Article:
Earlier this year I was invited to speak at a national conference on local government. I knew from press reports that central Government was considering some radical changes to metropolitan reform. So I went online to access the minutes of the Cabinet.
Within a couple of minutes, I discovered that in April, the Prime Minister had chaired a lively Cabinet debate. The Minister for Local Government presented four main options for reform, and the minutes record 49 specific decisions. You will not be surprised to discover that these events did not unfold in this country. It was in New Zealand. Here, access to Cabinet minutes requires a 30-year wait.
Viewed from abroad, UK governmental practice can seem somewhat out of date. But are UK universities vulnerable to similar criticism?
Current higher education debates about public engagement might give pause for thought. Indeed, international observers may argue that we are about 150 years off the pace.
In 1862, Abraham Lincoln signed into law the Morrill Act. This heralded not just an expansion of higher education in the US, but also a reframing of the purpose of a university.
The Act, later called the Land Grant College Act, provided grants of federal land to the states for the creation of public universities and colleges.
This was a breathtaking innovation that led to the establishment of a distinctively American kind of university in every state, one that attempted to fuse scholarly inspiration with a strong commitment to practical application. Almost 150 years later, the US continues to benefit from the foresight shown by Justin Smith Morrill, as the vision he espoused was of an "engaged university", not an ivory tower.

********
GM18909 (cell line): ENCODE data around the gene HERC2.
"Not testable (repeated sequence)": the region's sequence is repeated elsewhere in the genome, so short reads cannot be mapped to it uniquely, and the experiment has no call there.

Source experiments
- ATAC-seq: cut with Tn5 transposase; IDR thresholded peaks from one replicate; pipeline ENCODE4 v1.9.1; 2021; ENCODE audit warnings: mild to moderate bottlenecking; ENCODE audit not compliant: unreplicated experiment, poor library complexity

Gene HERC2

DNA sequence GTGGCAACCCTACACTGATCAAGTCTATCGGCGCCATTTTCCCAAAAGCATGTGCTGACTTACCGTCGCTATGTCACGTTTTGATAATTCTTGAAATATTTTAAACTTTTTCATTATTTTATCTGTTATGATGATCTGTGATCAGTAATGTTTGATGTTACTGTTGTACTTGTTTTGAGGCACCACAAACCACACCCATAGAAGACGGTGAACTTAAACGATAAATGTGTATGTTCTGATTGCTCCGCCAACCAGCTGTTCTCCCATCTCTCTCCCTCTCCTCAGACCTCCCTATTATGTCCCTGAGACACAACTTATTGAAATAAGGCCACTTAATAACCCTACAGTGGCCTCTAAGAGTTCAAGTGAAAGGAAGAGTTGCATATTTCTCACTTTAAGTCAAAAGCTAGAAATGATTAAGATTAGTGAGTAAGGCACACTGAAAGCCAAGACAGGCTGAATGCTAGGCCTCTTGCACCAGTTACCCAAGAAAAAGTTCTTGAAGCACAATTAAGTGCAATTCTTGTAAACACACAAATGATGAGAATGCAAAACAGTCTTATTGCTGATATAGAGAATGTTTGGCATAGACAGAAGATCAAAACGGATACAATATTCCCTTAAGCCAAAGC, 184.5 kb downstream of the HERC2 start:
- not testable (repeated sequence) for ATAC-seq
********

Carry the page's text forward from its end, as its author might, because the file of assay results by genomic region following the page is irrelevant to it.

Ernest Boyer, in his insightful book Scholarship Reconsidered (1990), built on the land-grant tradition to articulate a more rounded view of the nature of modern scholarship than the one that is still prevalent in the UK today. His vision distinguishes four kinds of scholarship: discovery, integration, application and teaching. He argues that the teaching and public-service contributions of academics are just as important as research and publications.
We can learn much from the US. An American publication - the Metropolitan Universities Journal - focuses specifically on the changing role of urban universities. There is a federally funded programme, operated by the Office of University Partnerships, with the very purpose of encouraging and expanding collaboration between universities and their communities.
For five years, I was, as dean of the College of Urban Planning and Public Affairs at the University of Illinois at Chicago (UIC), heavily involved in the UIC Great Cities Commitment.
I offer four suggestions drawn from my experience in Chicago. First, research questions should be identified in partnership with users. Co-production of the research agenda is vital.
Second, university leaders should change promotion and reward systems to give substantial weight to public engagement - it should be just as important as teaching and research. Frankly, it is unconvincing for vice-chancellors to wax lyrical about how engaged their university is if public engagement is not at the heart of the performance-evaluation framework.
Third, encourage academics - through training, secondments and public-service programmes - to develop their skills as civic leaders.
Fourth, build a high level of "public experience" into the students' courses.
There is good practice in relation to engaged scholarship within the UK. And the National Co-ordinating Centre for Public Engagement has a great website for academics interested in making a local impact.
It is also encouraging that the National Endowment for Science, Technology and the Arts (Nesta) is taking an interest in this agenda. A Nesta report published on 1 October, Reinventing the Civic University, provides a helpful map of the terrain.
Universities have a marvellous opportunity to contribute to civic leadership in their localities. We do not have to wait 30 years.